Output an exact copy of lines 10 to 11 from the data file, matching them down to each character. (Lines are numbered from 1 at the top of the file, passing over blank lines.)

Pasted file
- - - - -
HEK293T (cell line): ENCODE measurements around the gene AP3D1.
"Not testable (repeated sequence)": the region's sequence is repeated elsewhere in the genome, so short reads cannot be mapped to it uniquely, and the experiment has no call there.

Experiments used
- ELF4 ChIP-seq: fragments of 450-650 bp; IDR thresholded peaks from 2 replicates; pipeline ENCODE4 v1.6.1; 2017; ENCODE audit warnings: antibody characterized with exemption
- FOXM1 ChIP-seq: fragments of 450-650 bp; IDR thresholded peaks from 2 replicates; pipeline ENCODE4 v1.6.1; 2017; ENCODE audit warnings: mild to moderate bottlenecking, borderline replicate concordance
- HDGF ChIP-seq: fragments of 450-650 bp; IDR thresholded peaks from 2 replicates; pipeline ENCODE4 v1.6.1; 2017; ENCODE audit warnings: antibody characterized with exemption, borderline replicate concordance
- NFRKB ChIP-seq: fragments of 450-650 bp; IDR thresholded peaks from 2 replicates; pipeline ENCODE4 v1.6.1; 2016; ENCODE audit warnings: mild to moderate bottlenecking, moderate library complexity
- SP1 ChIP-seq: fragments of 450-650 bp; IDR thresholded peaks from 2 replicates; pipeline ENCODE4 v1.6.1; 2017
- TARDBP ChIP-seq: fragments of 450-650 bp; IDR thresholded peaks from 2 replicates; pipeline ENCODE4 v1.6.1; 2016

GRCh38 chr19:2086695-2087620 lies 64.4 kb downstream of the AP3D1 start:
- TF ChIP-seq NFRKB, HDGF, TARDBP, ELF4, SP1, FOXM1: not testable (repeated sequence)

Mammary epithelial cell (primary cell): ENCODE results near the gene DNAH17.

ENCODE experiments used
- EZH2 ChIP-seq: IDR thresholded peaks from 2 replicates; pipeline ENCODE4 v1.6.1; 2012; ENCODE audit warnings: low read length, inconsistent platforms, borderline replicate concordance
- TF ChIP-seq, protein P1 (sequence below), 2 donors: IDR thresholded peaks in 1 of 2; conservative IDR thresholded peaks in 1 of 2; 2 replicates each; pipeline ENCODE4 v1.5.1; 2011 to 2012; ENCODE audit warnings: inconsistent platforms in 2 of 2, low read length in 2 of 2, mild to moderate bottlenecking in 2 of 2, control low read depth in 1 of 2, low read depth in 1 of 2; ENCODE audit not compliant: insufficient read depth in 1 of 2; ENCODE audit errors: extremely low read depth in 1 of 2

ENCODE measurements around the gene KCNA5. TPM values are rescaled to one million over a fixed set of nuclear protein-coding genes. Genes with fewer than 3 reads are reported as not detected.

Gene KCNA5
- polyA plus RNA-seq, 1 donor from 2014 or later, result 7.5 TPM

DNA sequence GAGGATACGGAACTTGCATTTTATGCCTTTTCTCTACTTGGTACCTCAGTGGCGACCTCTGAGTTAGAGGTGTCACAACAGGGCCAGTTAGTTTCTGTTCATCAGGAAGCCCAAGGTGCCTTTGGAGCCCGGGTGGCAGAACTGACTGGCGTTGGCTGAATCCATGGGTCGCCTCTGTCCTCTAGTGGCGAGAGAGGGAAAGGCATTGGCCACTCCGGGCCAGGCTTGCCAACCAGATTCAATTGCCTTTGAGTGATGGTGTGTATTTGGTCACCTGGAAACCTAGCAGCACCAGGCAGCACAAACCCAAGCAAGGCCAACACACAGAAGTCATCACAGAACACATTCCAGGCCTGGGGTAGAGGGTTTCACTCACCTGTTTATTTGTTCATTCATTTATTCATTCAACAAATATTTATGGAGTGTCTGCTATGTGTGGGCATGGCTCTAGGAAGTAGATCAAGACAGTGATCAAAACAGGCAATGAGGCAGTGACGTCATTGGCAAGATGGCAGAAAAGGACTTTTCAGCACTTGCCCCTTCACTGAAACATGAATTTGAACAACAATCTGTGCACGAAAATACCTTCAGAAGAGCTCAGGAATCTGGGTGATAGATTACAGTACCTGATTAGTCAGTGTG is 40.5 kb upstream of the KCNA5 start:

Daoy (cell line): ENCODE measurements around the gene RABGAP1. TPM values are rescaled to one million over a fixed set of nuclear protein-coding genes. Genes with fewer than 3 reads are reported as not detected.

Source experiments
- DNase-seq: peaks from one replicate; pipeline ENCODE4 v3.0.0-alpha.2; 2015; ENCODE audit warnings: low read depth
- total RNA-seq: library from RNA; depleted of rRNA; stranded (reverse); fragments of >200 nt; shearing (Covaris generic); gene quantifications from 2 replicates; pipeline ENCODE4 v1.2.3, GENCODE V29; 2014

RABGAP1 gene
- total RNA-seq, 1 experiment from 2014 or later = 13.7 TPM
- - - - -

GRCh38 chr19:2086695-2087620 lies 64.4 kb downstream of the AP3D1 start:
- TF ChIP-seq NFRKB, HDGF, TARDBP, ELF4, SP1, FOXM1: not testable (repeated sequence)